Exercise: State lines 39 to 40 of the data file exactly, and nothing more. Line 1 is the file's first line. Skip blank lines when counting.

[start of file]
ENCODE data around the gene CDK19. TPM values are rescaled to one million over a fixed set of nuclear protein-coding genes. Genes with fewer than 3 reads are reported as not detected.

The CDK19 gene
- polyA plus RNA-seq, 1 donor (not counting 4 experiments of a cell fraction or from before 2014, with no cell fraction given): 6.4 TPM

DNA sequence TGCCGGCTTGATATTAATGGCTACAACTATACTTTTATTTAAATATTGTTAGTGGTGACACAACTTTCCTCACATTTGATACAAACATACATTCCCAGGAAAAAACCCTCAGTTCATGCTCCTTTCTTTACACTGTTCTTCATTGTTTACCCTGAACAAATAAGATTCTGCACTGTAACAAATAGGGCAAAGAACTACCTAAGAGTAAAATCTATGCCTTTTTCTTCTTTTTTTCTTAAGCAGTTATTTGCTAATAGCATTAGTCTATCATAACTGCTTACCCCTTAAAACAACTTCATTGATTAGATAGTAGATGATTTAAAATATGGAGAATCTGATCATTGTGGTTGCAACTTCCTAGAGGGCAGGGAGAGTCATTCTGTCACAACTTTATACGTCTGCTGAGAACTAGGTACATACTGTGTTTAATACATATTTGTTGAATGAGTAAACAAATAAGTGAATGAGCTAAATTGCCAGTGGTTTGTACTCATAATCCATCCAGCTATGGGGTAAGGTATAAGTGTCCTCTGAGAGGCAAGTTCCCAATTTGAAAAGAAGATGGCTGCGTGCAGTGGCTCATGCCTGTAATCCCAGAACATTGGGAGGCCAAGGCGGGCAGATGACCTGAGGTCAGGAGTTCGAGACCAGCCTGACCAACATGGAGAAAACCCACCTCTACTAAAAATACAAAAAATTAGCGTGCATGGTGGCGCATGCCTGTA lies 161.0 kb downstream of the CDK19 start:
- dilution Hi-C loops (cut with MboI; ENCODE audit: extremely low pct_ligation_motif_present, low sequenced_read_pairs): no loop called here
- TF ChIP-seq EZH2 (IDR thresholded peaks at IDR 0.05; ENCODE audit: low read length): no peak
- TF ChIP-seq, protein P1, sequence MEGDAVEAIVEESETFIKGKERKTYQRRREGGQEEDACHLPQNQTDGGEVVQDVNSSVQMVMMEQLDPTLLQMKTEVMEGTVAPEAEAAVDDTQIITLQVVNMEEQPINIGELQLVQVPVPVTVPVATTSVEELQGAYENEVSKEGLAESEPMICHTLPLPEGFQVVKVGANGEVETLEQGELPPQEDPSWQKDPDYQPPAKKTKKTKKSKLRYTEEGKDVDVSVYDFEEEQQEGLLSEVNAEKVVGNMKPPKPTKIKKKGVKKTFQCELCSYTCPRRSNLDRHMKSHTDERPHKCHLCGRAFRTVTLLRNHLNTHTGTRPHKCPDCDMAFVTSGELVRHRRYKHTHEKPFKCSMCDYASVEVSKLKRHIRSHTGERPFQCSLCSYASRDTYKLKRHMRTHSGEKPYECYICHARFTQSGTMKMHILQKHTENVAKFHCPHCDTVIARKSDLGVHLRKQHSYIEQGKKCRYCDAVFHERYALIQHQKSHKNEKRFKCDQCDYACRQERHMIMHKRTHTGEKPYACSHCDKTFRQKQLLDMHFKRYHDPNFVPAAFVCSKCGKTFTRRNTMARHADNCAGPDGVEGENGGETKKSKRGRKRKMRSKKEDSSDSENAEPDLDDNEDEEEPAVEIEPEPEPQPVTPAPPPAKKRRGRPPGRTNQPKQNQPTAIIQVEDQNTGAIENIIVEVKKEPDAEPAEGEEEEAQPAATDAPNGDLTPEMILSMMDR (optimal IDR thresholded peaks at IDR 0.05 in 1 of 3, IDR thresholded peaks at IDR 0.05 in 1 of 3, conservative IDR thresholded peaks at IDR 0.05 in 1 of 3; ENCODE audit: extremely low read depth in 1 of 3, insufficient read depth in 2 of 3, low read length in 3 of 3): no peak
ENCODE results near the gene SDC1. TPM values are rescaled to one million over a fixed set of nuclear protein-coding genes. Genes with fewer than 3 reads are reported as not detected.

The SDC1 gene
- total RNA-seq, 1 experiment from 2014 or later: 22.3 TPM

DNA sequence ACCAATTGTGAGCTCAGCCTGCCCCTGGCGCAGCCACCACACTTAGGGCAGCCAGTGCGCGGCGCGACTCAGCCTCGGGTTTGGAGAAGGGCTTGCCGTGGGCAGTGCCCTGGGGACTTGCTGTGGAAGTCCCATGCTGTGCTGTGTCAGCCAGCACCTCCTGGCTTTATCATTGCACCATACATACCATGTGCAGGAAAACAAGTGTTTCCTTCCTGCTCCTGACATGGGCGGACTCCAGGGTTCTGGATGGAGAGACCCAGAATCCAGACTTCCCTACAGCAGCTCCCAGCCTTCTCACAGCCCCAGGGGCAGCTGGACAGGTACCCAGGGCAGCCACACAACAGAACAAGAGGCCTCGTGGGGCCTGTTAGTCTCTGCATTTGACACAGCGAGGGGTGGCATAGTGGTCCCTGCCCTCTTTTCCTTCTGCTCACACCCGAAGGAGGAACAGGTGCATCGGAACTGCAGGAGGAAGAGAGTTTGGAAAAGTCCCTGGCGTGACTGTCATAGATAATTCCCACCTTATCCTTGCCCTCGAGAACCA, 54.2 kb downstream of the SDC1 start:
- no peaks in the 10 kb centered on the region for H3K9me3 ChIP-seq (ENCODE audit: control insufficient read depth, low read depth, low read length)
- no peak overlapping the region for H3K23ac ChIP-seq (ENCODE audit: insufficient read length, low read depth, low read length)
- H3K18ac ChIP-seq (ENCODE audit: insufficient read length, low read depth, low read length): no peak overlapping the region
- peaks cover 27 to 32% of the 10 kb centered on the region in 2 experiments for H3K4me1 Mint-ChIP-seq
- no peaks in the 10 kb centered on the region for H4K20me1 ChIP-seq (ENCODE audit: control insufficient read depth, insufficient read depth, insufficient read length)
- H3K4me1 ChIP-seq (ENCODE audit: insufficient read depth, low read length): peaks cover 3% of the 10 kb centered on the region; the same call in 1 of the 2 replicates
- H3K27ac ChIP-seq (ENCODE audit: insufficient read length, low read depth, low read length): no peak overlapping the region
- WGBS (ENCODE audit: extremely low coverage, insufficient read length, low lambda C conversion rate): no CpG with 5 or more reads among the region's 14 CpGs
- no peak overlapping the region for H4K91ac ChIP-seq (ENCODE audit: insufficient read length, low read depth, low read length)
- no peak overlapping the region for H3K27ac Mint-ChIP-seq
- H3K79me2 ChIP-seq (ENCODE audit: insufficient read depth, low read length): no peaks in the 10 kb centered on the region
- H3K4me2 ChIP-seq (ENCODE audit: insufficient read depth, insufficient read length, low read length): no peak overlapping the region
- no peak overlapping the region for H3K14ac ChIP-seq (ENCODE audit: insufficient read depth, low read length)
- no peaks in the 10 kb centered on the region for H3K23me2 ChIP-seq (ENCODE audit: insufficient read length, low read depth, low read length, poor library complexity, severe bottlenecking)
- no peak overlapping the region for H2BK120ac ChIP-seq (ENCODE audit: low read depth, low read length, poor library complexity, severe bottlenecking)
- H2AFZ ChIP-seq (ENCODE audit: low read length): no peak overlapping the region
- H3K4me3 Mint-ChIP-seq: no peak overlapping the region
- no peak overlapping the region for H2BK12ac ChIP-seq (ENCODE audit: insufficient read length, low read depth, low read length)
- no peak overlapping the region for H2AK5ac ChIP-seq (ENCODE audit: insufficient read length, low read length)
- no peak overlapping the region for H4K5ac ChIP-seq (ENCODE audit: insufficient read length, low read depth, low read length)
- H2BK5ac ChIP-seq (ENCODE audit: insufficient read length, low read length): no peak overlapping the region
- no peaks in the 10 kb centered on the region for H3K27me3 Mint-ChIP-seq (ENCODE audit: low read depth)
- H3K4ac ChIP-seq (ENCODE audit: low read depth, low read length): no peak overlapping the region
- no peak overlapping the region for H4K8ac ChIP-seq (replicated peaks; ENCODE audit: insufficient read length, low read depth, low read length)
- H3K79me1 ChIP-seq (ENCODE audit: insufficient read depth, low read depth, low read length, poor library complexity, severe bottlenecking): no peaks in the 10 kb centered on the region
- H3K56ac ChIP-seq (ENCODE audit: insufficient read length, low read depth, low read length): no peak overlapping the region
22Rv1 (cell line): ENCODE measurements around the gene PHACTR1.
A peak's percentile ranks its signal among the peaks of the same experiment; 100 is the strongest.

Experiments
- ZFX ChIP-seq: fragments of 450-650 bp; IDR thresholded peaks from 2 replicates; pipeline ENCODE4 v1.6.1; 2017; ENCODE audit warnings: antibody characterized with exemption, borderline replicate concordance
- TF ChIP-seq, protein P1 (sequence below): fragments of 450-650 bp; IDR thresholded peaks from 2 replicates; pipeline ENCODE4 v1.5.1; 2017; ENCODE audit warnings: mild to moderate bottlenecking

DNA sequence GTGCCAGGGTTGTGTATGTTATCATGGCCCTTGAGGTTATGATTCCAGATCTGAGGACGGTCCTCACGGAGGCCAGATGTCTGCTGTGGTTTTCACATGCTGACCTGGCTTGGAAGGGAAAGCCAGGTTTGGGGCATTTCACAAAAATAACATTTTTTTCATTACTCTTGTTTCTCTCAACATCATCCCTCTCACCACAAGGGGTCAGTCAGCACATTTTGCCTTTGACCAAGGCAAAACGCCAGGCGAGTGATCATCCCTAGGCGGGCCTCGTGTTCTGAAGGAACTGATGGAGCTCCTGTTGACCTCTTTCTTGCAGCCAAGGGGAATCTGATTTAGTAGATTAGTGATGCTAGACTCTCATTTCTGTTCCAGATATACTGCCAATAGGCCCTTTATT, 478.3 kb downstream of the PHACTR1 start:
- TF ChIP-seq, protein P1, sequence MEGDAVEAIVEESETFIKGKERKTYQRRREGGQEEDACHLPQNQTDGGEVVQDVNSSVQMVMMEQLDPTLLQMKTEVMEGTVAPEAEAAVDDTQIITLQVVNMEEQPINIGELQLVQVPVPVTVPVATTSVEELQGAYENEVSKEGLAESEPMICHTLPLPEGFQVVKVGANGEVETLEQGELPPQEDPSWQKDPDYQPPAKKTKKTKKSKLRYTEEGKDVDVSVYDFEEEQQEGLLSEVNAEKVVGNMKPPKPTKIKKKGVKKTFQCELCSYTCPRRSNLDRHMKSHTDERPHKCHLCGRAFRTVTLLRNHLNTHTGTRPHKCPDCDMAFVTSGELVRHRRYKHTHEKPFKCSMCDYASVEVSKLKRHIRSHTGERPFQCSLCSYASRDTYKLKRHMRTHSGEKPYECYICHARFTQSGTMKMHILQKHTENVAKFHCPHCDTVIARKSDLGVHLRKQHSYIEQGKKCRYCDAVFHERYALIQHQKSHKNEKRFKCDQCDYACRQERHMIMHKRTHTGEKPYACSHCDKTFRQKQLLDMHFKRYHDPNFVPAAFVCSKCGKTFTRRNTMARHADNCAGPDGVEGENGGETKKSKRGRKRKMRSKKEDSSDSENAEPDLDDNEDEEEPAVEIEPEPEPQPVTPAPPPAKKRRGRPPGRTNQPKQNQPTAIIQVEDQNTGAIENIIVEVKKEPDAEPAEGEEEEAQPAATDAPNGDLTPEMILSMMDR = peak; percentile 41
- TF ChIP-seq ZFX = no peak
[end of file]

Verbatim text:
A peak's percentile ranks its signal among the peaks of the same experiment; 100 is the strongest.

Experiments